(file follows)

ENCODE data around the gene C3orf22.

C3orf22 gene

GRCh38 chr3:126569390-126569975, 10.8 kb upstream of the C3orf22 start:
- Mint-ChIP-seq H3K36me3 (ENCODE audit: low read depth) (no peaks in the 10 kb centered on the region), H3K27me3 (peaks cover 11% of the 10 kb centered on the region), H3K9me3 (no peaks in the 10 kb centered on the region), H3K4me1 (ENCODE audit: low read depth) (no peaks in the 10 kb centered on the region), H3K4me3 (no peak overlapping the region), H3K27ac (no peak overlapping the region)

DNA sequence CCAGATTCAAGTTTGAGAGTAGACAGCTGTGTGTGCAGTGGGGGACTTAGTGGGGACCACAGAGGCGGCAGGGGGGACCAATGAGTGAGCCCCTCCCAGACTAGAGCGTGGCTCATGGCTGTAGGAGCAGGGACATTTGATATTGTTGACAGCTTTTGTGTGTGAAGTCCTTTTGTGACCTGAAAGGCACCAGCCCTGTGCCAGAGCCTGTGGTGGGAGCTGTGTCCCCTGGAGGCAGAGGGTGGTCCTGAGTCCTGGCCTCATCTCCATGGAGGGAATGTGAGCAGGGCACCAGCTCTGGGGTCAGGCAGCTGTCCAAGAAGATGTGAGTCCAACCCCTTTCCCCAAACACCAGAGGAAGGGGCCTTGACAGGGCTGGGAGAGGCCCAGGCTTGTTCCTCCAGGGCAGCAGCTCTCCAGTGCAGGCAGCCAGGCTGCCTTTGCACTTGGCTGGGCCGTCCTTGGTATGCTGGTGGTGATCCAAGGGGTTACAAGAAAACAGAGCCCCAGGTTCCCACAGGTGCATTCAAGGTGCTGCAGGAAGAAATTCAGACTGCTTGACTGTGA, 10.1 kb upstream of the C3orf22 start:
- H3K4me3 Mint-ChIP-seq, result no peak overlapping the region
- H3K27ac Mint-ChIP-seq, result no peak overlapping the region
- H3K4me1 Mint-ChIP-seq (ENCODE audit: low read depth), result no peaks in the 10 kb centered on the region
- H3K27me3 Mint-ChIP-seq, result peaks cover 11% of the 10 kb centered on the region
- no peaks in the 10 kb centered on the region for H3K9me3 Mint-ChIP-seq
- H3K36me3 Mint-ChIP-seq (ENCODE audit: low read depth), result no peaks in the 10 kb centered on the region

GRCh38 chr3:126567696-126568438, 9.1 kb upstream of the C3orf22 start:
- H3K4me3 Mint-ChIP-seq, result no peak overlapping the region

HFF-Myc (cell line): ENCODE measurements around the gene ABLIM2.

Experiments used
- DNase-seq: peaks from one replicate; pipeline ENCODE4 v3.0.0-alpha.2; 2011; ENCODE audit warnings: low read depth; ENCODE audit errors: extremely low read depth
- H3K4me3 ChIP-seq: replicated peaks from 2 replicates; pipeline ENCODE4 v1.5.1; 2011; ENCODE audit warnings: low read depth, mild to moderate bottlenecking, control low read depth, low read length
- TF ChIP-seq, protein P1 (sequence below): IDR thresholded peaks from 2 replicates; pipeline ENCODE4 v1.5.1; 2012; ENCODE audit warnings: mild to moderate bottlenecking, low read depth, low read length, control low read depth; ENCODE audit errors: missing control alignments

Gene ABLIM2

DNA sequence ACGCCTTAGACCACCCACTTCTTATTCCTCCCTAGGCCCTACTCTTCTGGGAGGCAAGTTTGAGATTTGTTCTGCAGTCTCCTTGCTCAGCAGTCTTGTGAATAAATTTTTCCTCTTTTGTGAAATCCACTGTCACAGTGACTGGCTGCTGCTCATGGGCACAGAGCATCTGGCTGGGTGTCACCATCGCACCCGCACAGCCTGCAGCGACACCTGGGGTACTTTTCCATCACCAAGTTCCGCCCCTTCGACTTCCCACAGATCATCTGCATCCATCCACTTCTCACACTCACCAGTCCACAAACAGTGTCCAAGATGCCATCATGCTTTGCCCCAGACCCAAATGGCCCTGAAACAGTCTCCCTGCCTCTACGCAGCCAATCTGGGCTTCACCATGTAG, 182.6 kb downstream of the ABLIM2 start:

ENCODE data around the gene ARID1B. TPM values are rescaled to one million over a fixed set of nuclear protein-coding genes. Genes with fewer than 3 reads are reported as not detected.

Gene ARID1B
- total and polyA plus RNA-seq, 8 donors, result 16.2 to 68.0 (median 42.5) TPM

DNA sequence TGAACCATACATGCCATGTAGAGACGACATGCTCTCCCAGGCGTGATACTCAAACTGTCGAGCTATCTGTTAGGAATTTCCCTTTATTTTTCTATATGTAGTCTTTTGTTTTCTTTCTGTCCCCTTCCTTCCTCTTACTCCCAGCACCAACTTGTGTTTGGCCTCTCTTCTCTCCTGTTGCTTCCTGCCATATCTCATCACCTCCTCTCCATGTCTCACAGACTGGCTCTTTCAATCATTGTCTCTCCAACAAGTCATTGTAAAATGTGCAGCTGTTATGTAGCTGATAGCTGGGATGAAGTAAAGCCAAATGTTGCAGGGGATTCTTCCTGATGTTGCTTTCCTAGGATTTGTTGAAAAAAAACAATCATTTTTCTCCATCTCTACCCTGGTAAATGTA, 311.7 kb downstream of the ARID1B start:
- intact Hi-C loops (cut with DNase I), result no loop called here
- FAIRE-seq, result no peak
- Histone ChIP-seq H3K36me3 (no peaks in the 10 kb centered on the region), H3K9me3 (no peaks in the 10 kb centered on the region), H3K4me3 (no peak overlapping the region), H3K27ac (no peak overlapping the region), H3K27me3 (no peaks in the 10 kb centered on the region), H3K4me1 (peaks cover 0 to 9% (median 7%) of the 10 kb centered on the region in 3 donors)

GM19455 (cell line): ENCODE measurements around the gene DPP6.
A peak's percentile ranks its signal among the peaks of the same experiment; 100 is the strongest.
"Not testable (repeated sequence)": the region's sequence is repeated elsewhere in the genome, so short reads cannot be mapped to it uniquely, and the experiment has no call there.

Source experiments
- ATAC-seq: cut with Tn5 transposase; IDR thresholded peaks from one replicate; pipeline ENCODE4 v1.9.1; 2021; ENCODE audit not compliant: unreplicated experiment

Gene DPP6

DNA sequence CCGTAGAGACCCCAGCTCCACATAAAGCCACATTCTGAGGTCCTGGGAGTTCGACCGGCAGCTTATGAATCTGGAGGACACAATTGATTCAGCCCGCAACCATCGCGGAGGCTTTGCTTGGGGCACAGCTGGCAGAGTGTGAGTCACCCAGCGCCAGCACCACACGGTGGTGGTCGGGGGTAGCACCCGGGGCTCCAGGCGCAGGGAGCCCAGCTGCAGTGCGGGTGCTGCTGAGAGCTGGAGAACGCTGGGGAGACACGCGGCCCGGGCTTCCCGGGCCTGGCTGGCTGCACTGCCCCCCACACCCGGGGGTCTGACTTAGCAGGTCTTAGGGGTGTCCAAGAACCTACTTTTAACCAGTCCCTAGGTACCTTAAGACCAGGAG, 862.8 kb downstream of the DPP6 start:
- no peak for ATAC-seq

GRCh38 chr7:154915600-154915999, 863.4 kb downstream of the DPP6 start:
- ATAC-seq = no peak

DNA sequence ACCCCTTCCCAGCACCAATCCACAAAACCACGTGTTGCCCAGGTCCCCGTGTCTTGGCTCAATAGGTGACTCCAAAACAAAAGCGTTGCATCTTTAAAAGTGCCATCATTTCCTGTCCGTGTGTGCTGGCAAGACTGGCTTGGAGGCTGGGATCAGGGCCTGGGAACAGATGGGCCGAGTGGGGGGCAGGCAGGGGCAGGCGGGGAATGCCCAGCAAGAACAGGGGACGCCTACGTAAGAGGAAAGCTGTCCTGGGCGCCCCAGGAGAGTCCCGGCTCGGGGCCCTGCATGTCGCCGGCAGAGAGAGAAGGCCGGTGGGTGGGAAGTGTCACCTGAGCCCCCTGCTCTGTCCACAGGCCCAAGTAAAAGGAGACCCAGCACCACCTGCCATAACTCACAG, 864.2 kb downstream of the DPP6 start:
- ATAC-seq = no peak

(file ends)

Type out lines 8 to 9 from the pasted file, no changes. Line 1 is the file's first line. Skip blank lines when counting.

- H3K4me1 Mint-ChIP-seq (ENCODE audit: low read depth), result no peaks in the 10 kb centered on the region
- H3K27me3 Mint-ChIP-seq, result peaks cover 11% of the 10 kb centered on the region